You may have seen cases of foreign accent syndrome (FAS) covered in the news. In 2007, for example, a ten-year-old boy acquired a new accent after undergoing brain surgery. “He went in with a York accent and came out all posh” his mother told the Guardian newspaper. It’s generally been thought that FAS arises after damage to brain areas involved in controlling speech, and to date all reported genuine cases have followed brain injury or surgery. But now a team of Belgian researchers led by Peter Marien have documented what they say are the first ever cases of “developmental” FAS in people with no history of brain damage, brain surgery or psychiatric illness.
Case TL was a 29-year-old Dutch-speaking Belgian woman who sought medical help because she’d pronounced words in a strange way since early childhood. Close relatives confirmed she’d always spoken with a strange accent and brain scans revealed no evidence of neurological abnormalities.
Case KL was a 7-year-old Dutch-speaking Belgian boy with specific language impairment, which means that his language abilities lagged behind his other, unaffected mental abilities. As well as exhibiting language delays, KL also spoke with a strange accent, out of keeping with his family background.
Marien’s team recorded speech samples from TL and KL and played them, together with samples from native speakers and cases of acquired FAS, to a listening panel of 123 native Dutch speakers. Sixty-two per cent of the panel judged TL to be a non-native speaker of Dutch and 56.4 per cent felt the same way about KL. The majority view was that TL and KL spoke Dutch with a French accent.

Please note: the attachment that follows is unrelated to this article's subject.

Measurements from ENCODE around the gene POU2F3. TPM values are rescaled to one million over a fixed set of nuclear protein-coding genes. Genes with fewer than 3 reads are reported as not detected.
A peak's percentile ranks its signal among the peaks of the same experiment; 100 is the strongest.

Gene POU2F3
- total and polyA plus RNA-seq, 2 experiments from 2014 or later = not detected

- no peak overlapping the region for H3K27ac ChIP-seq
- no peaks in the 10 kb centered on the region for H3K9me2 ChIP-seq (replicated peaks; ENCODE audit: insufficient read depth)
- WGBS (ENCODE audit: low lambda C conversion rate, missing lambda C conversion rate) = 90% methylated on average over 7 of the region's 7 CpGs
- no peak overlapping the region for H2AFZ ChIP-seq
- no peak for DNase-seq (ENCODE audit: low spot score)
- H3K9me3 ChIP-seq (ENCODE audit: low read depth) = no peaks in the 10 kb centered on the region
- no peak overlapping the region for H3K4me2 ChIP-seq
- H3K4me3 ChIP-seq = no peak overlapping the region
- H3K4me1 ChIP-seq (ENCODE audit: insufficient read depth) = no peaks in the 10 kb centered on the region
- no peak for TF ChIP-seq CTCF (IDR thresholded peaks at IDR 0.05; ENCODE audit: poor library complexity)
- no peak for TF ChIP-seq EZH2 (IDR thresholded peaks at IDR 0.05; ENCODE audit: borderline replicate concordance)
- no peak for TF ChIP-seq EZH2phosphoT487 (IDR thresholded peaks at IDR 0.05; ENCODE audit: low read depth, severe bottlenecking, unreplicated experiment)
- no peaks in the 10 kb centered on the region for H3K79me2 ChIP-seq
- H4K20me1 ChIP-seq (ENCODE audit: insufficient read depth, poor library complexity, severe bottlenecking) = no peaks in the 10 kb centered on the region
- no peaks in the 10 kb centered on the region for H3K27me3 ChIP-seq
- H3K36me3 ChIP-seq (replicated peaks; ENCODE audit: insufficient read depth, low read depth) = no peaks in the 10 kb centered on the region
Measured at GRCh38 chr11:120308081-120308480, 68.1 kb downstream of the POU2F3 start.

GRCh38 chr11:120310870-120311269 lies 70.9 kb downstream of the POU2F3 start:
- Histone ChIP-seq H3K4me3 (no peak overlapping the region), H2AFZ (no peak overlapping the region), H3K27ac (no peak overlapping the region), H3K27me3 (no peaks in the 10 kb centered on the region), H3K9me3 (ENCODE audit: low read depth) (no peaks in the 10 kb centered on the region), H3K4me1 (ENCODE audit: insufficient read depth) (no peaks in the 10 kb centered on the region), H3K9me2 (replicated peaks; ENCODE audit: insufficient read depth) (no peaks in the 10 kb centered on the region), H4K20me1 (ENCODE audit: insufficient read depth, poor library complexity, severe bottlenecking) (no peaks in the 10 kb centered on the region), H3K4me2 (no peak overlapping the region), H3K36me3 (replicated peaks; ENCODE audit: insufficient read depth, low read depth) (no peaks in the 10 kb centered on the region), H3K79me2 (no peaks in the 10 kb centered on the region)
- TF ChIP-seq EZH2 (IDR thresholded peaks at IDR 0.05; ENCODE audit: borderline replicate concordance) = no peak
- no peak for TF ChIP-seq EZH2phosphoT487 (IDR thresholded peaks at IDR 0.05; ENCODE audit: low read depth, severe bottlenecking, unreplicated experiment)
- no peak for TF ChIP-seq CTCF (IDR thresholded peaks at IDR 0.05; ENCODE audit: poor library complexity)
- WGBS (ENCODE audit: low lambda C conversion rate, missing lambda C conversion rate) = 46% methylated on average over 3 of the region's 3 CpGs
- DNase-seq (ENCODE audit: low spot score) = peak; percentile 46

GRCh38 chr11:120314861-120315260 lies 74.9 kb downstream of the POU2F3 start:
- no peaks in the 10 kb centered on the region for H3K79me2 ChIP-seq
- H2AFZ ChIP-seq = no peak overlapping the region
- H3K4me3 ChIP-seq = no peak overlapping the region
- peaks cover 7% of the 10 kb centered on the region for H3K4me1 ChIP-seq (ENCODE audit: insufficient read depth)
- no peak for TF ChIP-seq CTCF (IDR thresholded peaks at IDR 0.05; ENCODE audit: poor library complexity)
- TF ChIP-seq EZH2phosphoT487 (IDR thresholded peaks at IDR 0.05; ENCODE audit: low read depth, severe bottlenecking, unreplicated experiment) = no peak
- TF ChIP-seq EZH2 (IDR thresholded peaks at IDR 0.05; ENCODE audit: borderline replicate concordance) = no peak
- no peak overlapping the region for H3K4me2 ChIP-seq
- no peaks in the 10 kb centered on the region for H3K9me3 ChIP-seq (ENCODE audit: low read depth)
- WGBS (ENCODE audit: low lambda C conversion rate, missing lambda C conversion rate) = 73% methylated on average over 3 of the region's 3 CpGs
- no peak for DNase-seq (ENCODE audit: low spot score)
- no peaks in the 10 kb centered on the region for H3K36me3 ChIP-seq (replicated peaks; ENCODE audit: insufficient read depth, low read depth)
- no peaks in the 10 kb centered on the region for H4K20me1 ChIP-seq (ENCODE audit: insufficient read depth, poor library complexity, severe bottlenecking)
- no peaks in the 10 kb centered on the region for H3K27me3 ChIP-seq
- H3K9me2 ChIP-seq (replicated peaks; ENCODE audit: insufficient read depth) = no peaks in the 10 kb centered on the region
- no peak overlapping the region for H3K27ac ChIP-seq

Consistent with this, analysis of the speech of TL and KL by a neurolinguist and phonetician, revealed, for example, that their speech was characterised by tongue movements not typical of Dutch speakers, and by use of an uvular trill – a consonant sound associated with French.
The researchers aren’t sure of the causes of the FAS in these two cases, but TL’s strange pronunciation may reflect a form of speech apraxia, although this really just replaces one label for her condition with another. KL’s unusual pronunciation is likely linked to his language impairment in some way, perhaps caused by abnormalities to the cerebellum, a brain region involved in movement control. These case studies appear to demonstrate just how much more we have to learn about how the brain controls speech.
“The observations in this paper require the traditional definition of FAS as an essentially acquired motor speech disorder to be revised to include patients with a developmental speech and language pathology,” the researchers said.
Mariën, P., Verhoeven, J., Wackenier, P., Engelborghs, S., & De Deyn, P. (2009). Foreign accent syndrome as a developmental motor speech disorder. Cortex, 45 (7), 870-878 DOI: 10.1016/j.cortex.2008.10.010